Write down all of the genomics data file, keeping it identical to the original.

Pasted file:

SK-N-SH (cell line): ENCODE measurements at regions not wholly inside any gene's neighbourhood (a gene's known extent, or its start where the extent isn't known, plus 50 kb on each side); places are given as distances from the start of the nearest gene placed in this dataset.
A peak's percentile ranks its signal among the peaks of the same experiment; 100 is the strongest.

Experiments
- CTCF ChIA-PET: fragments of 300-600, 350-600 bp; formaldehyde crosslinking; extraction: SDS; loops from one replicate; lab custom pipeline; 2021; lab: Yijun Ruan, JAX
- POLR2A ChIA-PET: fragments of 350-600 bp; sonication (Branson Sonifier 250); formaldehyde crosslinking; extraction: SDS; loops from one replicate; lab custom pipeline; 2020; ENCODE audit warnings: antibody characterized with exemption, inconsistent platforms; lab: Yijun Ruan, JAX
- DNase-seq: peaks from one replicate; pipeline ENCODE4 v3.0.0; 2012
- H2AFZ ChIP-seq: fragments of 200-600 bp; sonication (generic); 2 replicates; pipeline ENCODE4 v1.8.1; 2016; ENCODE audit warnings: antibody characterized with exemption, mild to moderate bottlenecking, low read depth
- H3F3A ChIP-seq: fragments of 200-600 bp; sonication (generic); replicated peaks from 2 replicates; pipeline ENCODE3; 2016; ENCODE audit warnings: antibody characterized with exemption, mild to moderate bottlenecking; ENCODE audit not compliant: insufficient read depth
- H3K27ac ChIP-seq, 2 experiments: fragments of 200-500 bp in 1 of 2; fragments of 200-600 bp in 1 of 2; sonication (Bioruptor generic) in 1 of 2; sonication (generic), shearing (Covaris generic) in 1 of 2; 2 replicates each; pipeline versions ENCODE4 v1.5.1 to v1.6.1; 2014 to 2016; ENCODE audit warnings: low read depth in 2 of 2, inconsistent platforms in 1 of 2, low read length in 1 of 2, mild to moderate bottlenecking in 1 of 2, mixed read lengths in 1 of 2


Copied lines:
SK-N-SH (cell line): ENCODE measurements at regions not wholly inside any gene's neighbourhood (a gene's known extent, or its start where the extent isn't known, plus 50 kb on each side); places are given as distances from the start of the nearest gene placed in this dataset.
A peak's percentile ranks its signal among the peaks of the same experiment; 100 is the strongest.

Experiments
- CTCF ChIA-PET: fragments of 300-600, 350-600 bp; formaldehyde crosslinking; extraction: SDS; loops from one replicate; lab custom pipeline; 2021; lab: Yijun Ruan, JAX
- POLR2A ChIA-PET: fragments of 350-600 bp; sonication (Branson Sonifier 250); formaldehyde crosslinking; extraction: SDS; loops from one replicate; lab custom pipeline; 2020; ENCODE audit warnings: antibody characterized with exemption, inconsistent platforms; lab: Yijun Ruan, JAX
- DNase-seq: peaks from one replicate; pipeline ENCODE4 v3.0.0; 2012
- H2AFZ ChIP-seq: fragments of 200-600 bp; sonication (generic); 2 replicates; pipeline ENCODE4 v1.8.1; 2016; ENCODE audit warnings: antibody characterized with exemption, mild to moderate bottlenecking, low read depth
- H3F3A ChIP-seq: fragments of 200-600 bp; sonication (generic); replicated peaks from 2 replicates; pipeline ENCODE3; 2016; ENCODE audit warnings: antibody characterized with exemption, mild to moderate bottlenecking; ENCODE audit not compliant: insufficient read depth
- H3K27ac ChIP-seq, 2 experiments: fragments of 200-500 bp in 1 of 2; fragments of 200-600 bp in 1 of 2; sonication (Bioruptor generic) in 1 of 2; sonication (generic), shearing (Covaris generic) in 1 of 2; 2 replicates each; pipeline versions ENCODE4 v1.5.1 to v1.6.1; 2014 to 2016; ENCODE audit warnings: low read depth in 2 of 2, inconsistent platforms in 1 of 2, low read length in 1 of 2, mild to moderate bottlenecking in 1 of 2, mixed read lengths in 1 of 2